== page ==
How many times do we do this? We compare apples with oranges etc. I know I am also guilty of it.
Remember days gone by when achromats and reflectors were compared? The understated comparison was between long F-Ratio scopes and faster reflectors. There is still a longing for slow refractors and plenty has been written in these forums about their virtues.
In a perfect world, any comparison would have terms of reference. I recently made the bold statement that I had found that a quality refractor has similar resolving power to mass- produced Dobs of twice the size. Some very experienced observers took issue with this and I was reminded about cool-down times and collimation. However, my reality is often like guerrilla warfare: I pull the scope out, often have a quick hit/peep at the sky and half the time, the session is over within 20 minutes, sometimes within 5mins. So, I am a grab-and- go observer. In this frame of reference, and in my observing environment, my statement is true. However, in a better environment where time or precautions are taken to cool equipment properly, etc, my statement may well be incorrect. For a newbie with my behaviors, Newtonians & SCTs should come with a big warning on the side that: "This scope needs be allowed to cool down for 2 hours to enable optimum viewing". Hmm ... just imagine what that would do to sales.
However, my frames of reference may again be wrong. Refractors are becoming larger and lens more massive. This may make having a quick peep a disappointing experience, as larger refractors themselves need to have time to cool down. I wonder if the Tak 100s may be showing the future with their undersized tubes (95mm tube, 100mm lens). This seems like a sensible way of reducing cool-down times.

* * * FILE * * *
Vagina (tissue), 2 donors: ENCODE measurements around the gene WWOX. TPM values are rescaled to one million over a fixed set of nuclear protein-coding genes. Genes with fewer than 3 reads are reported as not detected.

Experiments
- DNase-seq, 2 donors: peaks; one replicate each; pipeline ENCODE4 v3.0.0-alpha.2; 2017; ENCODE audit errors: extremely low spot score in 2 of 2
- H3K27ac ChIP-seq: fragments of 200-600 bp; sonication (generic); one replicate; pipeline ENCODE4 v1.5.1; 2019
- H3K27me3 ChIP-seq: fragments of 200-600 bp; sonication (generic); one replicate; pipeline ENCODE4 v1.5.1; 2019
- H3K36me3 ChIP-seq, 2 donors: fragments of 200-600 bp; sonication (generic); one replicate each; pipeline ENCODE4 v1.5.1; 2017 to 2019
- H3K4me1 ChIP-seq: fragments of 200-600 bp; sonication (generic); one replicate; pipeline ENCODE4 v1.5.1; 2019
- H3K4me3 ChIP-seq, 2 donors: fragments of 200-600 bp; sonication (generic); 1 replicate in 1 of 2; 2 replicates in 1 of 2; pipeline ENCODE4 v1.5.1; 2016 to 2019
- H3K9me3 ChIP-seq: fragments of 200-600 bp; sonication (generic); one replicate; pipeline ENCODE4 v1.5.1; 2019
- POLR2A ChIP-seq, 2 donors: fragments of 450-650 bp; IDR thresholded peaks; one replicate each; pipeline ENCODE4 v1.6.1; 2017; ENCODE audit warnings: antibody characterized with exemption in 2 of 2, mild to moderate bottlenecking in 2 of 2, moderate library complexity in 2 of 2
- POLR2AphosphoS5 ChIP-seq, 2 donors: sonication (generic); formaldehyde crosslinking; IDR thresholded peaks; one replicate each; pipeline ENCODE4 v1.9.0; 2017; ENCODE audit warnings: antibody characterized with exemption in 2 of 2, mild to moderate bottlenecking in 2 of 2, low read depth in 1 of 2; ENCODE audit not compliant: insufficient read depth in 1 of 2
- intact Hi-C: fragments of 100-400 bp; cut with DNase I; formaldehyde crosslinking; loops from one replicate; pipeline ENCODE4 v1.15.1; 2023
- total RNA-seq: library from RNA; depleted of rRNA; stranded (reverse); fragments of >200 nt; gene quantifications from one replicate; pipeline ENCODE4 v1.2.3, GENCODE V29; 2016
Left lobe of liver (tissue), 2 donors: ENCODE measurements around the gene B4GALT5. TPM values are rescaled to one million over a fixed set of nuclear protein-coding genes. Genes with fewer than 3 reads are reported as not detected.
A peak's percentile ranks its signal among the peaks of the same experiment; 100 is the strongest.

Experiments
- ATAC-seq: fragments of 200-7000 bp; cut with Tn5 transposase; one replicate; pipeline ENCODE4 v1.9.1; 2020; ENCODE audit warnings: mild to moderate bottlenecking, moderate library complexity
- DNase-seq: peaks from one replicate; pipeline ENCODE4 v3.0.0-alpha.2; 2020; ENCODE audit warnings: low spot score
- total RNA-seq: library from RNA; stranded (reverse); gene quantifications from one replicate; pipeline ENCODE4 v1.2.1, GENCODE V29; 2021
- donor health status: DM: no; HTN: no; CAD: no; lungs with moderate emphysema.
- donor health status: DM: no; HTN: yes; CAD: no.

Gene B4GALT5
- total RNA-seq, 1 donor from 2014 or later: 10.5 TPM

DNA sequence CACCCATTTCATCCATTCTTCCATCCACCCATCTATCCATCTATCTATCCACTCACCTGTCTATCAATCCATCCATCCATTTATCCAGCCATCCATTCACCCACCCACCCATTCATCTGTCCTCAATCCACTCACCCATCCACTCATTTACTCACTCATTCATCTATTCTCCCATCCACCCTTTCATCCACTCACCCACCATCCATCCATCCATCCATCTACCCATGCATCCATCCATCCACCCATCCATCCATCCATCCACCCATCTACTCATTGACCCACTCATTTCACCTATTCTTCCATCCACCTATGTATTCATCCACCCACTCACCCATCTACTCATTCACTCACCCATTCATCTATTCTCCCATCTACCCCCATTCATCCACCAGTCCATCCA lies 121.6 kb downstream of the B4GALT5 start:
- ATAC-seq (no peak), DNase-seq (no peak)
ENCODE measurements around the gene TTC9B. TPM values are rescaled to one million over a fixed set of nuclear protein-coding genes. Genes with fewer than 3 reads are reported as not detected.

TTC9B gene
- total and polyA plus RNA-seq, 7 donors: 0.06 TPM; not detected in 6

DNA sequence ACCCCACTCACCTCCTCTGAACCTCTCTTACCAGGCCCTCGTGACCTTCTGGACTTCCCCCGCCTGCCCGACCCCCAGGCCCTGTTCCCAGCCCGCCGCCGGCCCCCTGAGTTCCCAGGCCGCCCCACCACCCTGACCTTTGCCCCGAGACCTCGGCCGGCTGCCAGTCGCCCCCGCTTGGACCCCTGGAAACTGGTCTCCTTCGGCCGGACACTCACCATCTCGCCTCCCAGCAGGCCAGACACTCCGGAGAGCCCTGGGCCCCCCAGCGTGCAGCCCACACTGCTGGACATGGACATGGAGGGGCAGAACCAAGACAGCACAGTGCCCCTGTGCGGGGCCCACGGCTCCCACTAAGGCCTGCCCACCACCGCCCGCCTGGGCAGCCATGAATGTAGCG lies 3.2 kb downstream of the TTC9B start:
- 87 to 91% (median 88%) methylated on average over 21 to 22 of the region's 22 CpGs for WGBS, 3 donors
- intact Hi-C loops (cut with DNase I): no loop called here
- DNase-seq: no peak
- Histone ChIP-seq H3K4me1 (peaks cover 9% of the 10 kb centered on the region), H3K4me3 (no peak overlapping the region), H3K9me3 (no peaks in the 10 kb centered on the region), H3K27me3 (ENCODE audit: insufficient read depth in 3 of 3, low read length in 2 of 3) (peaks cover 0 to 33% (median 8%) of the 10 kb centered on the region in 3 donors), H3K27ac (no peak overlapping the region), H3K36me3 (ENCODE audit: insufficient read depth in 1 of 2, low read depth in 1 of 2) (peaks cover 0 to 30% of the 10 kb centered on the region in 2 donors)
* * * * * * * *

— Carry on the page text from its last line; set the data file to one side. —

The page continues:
At times, I feel sorry for manufacturers of high-end equipment that are subjected to bad comparisons. In the pre-internet era, I read a review about a quality refractor, where the reviewer mentioned false color was seen on the Moon's limb when using a 14mm Radian. I was grateful that they mentioned the EP, because I knew that I saw the same affect using my 14mm Radian with a 6" perfectly-color corrected Newtonian. However, few others would have know that it was the EP rather than the refractor showing the false color. It really must be heartbreaking to develop a great refractor only to have it unfairly disparaged.
I guess what I am saying is that so so many things are subjective and distorted by false comparisons and information. What people often say is true for them, their patterns of behavior and their conditions. However, there are also unknown factors, or things taken for granted that are often not considered in a wider context. If valuing the opinions of others regarding astro-equipment, value most the opinions of people with more experience who have similar observing habits and conditions.
I intended to give this post the title of false comparisons, but we seem to be in an era where Fake is the word of the moment.
Edited by Tropobob, 24 September 2018 - 12:58 AM.